A quiet life eluded Kilian in his new homeland.  The most critical concerns about basic survival had hardly been solved in Serbin before new conflicts developed.  Only three years after the founding of the settlement (1858), a group of church members separated from the congregation because of differences of belief.  This division ended after several years; however, the faith issue was soon replaced by new conflict linked to issues of ethnicity.  Not far from Serbin, German families established homesteads.  These individuals, with the support of some Wends in the community, made increasingly strident demands for German-language worship services and community meetings.  Kilian and his supporters fought valiantly against this pressure, which led in 1870 to another congregational split.  After this division, two congregations came into existence: predominantly German St. Peter’s and predominantly Wendish St. Paul’s.  At the same time, other Wendish communities in the area, such as Warda and Fedor, began to agitate for separation from Serbin and for the establishment of independent congregations.  During all of these conflicts, Kilian repeatedly sought support from the synodical authorities in Missouri.  In the end and in great disappointment, he came to the conclusion that those from whom he wanted support were, instead, sympathetic to the cause of his opponents.

            In light of his many difficulties, Kilian yearned to return to Lusatia.  However, he did not want to abandon his congregation without finding for them a Wendish replacement.  He hoped that a young Wendish pastor from Lusatia would be willing to come to Serbin.  His hopes remained unfulfilled.  At the end of his life, Kilian often wondered if he had chosen the right path, the one that had begun with the establishment of the Old Lutheran congregation in Weigersdorf and had required of him and others so much sacrifice.  On September 12, 1884, Jan Kilian died.  His sons continued his work in Serbin, Gerhard as teacher and Hermann as pastor.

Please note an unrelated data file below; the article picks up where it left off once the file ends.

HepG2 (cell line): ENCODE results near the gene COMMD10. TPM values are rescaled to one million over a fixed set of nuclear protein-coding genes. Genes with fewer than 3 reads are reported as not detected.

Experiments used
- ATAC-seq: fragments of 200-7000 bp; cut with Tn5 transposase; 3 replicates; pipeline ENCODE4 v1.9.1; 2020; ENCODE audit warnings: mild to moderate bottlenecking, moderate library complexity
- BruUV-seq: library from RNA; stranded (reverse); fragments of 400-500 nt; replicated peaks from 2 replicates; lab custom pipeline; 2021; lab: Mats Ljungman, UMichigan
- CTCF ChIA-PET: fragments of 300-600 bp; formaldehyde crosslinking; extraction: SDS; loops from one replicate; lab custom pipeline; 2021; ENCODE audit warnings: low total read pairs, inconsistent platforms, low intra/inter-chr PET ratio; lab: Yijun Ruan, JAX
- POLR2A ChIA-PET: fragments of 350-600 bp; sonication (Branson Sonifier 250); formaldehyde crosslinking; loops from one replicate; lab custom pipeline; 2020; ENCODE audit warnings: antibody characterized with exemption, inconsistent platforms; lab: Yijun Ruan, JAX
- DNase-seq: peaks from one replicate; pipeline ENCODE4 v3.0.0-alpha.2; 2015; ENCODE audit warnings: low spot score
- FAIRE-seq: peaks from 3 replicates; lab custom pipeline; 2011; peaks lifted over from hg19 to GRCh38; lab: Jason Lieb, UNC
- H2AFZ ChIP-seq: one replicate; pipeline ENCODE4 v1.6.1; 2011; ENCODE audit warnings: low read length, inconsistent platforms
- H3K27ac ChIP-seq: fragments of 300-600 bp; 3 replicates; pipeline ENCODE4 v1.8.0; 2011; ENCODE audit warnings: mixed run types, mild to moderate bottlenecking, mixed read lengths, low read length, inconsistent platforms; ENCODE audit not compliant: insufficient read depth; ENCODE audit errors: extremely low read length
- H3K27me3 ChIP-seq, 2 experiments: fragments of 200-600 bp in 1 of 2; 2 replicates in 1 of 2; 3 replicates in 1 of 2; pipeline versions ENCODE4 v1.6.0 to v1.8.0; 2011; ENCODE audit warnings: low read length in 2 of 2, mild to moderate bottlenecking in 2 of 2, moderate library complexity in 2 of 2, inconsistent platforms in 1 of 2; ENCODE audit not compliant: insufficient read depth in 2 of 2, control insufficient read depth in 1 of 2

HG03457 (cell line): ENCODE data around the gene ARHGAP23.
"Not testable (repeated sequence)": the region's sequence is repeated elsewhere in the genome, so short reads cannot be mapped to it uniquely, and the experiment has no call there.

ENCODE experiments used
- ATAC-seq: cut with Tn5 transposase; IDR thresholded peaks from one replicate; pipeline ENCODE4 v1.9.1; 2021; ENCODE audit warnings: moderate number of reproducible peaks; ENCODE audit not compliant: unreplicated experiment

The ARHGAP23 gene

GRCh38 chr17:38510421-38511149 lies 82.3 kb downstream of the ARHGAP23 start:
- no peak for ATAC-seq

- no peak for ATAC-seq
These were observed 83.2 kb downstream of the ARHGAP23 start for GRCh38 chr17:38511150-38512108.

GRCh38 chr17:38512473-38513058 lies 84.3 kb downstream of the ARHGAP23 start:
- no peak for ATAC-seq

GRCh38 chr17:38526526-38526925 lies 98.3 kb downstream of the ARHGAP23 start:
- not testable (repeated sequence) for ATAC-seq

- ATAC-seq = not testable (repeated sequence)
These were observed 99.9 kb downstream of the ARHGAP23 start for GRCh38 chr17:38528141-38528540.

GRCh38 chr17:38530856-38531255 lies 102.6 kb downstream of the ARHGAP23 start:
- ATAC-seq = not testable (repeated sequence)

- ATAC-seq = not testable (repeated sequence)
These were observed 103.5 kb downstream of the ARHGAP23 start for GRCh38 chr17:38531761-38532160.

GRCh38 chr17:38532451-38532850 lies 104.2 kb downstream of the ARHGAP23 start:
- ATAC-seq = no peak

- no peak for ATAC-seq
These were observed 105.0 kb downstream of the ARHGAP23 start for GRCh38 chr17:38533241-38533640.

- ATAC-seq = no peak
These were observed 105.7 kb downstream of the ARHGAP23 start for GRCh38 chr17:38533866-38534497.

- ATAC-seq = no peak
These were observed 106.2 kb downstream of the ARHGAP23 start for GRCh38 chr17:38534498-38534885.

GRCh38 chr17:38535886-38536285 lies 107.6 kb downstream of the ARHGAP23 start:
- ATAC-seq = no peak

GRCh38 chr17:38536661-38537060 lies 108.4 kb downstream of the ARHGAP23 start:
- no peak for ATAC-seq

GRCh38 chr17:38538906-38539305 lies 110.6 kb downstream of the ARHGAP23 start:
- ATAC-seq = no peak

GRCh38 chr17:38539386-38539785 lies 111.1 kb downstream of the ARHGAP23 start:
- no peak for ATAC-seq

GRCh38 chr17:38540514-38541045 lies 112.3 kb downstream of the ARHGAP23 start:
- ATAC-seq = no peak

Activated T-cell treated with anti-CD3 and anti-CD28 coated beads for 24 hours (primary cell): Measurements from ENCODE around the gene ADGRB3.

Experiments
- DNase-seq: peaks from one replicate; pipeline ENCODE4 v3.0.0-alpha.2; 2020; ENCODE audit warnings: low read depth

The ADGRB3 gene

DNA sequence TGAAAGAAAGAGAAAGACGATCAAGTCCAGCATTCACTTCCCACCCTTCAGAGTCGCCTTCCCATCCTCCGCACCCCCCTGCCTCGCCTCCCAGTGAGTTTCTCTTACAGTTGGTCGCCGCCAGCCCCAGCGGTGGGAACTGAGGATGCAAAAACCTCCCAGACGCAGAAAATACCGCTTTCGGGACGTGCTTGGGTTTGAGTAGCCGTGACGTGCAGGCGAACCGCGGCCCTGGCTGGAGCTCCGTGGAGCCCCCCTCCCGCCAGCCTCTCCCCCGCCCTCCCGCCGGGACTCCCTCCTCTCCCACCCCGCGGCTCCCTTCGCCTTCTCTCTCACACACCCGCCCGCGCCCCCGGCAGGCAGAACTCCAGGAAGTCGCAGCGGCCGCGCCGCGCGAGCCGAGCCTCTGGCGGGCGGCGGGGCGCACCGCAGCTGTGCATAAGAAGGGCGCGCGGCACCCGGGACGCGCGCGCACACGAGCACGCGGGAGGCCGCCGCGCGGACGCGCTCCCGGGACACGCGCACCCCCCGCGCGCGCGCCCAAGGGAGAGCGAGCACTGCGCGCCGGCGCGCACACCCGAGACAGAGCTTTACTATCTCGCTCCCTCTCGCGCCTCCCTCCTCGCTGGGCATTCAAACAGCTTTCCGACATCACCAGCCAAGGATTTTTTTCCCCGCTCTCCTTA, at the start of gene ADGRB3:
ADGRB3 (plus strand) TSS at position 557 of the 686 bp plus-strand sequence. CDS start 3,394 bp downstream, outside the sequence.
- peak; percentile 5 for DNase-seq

Today, Kilian is thought of with great respect.  For the descendents of the Texas Wends, he is the Wendish Moses who led his people across the ocean and away from European oppression into the freedom of America.  In terms of church history, Kilian is remembered as the founder of Old Lutheran congregations in the land of the Wends, as the spiritual leader of the last large emigration of Old Lutherans from Prussia, and as the father of the Missouri Synod in Texas.  In Lusatia, he is still known among both Lutheran and Catholic Wends as a powerfully eloquent writer of spiritual songs and chorales.